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*__   P   «i  Q ^   S   S-l-l^J- Fancouver has a healthy cycling communiM that loves to talk about their rides. Playing
back the many interviews I conducted with Vanomvm^yclists, I had trouble k&@j)ing up with their
enthumistic vMponses, but I did manage io cg^pile a lilf i^wzi/ bicycles rule. First of all bikes are
just plain good for you: good for mef good for community and good for our health. They're a mobile political
statement, and they c'anprovide accessible transpdmation for people in various economic situations. Yet
cyclists aren't always aXj& seriously on the road, everyis more,4$Ld more people come to rely on two
wheels for transportatiori^WfemWancouver has a lot going for it in terms of cyclability—scenic bike
routes, above-zero temperatures^^jm (Sundance of community bike shops—motorii^mtill have a hard
time getting it through their heads that bicycles are not just toys, and bicycle commuters are not all nutty
left-wingersmmi an axe to grind.
MORE THAN JUST A BETTER Way to get to Work,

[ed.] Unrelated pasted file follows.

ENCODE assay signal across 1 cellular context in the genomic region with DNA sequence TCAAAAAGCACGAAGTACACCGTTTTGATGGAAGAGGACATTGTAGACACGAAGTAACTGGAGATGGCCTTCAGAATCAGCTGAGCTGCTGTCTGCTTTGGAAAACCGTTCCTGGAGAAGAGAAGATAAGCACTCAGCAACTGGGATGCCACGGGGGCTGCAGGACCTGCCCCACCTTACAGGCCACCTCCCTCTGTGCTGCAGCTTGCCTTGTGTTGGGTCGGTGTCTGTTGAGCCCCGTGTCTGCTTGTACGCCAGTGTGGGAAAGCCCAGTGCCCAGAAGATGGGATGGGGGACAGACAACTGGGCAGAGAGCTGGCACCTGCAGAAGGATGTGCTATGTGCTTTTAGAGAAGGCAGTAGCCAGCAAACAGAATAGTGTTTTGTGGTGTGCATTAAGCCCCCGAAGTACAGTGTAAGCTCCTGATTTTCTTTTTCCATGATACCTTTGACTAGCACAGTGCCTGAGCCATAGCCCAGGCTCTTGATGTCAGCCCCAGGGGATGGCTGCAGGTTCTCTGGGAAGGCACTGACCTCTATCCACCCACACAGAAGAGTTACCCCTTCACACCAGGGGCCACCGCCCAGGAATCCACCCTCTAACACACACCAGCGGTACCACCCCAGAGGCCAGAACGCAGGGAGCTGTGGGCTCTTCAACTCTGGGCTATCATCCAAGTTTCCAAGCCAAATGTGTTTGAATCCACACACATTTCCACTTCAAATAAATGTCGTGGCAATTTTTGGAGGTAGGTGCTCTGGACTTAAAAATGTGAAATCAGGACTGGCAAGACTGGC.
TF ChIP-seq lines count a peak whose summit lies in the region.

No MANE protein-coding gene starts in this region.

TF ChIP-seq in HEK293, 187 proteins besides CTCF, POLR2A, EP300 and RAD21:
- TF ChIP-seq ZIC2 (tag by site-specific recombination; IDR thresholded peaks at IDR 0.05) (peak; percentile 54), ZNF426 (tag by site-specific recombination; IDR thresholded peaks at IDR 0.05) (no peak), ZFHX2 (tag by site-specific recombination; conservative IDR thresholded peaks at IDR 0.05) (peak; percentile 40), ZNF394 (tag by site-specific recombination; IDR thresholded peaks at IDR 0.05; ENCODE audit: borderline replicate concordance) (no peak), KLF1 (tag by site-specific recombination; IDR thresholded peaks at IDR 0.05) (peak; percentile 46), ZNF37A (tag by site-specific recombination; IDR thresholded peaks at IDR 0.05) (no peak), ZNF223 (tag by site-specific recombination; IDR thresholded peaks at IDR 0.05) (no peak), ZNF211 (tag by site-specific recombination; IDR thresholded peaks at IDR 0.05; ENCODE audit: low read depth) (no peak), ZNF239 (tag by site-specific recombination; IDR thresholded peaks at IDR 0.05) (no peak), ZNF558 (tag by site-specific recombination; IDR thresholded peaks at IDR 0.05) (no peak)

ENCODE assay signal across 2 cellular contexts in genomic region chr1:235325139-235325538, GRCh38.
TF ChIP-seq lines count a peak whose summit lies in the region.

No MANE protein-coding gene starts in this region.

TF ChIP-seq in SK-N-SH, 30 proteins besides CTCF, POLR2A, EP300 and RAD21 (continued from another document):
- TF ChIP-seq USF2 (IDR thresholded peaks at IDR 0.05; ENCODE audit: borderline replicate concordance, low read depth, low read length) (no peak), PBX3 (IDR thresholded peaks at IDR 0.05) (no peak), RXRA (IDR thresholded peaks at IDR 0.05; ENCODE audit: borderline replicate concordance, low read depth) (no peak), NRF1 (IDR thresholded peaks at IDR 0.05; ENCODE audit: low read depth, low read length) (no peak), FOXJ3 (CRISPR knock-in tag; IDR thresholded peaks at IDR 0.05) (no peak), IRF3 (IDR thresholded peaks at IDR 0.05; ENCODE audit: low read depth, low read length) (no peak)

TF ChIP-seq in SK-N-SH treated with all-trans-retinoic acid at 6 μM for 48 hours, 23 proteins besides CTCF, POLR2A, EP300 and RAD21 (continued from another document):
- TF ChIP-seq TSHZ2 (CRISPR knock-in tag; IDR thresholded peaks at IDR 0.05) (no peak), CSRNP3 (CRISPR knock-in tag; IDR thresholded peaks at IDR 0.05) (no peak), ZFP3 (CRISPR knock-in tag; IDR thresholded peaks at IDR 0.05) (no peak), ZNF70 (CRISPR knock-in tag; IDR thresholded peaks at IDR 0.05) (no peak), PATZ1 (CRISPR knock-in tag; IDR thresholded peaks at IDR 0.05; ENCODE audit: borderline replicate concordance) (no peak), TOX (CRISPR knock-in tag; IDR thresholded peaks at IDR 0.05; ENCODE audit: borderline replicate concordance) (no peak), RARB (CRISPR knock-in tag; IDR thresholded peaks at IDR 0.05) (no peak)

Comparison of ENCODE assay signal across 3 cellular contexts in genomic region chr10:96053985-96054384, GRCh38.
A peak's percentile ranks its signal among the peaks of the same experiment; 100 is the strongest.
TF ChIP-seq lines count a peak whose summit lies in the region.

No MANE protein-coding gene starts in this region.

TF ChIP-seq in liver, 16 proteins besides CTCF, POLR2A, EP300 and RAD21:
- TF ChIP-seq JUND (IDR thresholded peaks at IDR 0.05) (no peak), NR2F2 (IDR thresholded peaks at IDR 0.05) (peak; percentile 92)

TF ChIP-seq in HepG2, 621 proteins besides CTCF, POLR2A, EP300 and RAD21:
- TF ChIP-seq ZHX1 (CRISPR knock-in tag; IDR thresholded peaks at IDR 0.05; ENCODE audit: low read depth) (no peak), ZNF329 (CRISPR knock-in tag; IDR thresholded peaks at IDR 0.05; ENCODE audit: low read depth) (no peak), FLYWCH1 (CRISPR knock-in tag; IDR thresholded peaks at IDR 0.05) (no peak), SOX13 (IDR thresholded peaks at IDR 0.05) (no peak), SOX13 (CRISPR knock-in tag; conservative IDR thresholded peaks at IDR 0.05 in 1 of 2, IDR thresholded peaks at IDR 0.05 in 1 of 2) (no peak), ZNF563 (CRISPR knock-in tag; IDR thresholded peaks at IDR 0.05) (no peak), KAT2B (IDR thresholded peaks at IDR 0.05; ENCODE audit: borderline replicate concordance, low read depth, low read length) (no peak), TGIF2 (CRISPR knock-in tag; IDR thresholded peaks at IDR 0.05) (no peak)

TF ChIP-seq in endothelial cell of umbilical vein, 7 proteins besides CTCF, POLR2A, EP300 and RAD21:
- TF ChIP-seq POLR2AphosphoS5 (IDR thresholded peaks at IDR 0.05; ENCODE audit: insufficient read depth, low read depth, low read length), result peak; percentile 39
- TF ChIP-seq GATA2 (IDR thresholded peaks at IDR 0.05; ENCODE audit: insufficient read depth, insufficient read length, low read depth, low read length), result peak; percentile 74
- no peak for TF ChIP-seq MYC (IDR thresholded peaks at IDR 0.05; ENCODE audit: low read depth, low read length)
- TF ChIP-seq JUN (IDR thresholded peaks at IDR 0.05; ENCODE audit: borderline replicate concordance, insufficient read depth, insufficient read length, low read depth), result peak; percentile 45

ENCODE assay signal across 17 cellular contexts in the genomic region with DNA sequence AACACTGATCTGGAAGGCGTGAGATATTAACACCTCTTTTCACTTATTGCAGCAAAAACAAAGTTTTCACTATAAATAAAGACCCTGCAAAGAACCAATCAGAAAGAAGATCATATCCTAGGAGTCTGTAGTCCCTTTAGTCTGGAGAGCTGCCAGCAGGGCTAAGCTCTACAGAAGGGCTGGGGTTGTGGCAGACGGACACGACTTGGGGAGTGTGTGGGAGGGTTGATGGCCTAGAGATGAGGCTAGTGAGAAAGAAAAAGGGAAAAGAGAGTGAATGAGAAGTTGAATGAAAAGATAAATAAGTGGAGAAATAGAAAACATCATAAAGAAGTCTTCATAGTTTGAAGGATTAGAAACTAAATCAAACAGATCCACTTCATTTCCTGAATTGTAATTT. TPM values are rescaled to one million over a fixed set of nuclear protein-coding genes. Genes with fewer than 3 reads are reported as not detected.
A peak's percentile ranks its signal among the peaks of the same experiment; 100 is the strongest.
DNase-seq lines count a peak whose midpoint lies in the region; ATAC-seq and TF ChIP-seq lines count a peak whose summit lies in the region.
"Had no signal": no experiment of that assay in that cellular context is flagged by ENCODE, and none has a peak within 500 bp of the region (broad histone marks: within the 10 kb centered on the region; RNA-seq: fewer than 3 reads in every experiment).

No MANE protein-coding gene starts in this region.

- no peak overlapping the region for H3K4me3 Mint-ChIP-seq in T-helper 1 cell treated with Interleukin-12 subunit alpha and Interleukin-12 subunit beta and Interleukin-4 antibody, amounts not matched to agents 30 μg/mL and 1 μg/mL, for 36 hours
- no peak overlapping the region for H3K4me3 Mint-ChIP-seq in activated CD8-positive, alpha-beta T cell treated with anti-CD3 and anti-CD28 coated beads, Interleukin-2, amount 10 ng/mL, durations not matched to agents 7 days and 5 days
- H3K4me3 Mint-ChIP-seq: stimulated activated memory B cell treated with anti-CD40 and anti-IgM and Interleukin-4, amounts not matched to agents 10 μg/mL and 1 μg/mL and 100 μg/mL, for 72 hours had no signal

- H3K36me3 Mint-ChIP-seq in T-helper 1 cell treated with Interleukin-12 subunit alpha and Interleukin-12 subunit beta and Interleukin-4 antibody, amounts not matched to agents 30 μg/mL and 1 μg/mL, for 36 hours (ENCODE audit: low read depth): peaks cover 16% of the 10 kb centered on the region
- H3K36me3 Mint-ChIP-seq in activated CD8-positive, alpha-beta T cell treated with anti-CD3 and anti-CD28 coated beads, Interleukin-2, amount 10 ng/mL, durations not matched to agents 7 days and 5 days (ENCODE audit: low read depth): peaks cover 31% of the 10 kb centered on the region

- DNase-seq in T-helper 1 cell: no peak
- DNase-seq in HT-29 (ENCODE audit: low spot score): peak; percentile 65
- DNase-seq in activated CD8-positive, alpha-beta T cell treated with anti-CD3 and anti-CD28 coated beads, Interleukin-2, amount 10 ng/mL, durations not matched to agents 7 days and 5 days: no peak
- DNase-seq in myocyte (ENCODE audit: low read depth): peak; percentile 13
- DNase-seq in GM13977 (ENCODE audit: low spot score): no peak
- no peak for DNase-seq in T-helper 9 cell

cycling can be the gateway to a diverse and
multi-layered social scene. Inspired by the global
Critical Mass phenomenon, Simon Little and friends
started up their own late-night ride, meeting every
second Thursday to explore the streets of Vancouver
after hours. Dubbing the event "Midnight Mass", Little
has been spreading the word since the first ride took
place on a rainy night last Novefhbek The group meets
on Commercial Drive before heading out to explore
some of Vancouver's lesser-known neighbourhoods,
ultimately winding up in one of the city's 24-hour
restaurants or coffee shops.
"It's tonnes of fun...You find places in the city
that you didn't know existed," Little enthuses. While
numbers have been sparse during the winter months,
he expects people to come <nj||_ droves as the weather
improves—the latest ride having attracted more than
30 people.
Critics of Midnight Mass feel that the event will
encounter difficulties with the law as the ride attracts
more people. According to one recent Mass participant
and critic, the problem is one of "a lot of cyclists riding
around, most of them without helmets, most of
them drunk or stoned." Obvious safety issues aside,
g_rrAjp11Nfc_fl perceived problem is simply a challenge
to Vancouver's tradition of late night prudishness.
fn_iwte_raccounts and experiences of Midnight Mass
vary, but the best way to really know what it's like isto
make it out to one yourself. For the less adventurous,
you can check out footage and picl|n;eiTrom the rides
so far' at http://www.midnight-mass.blogspot.com/.
Despite the detractors, the event continues to gain
support for Its relaxed approach, free of grand political
philosophizing or the confrontational tactics that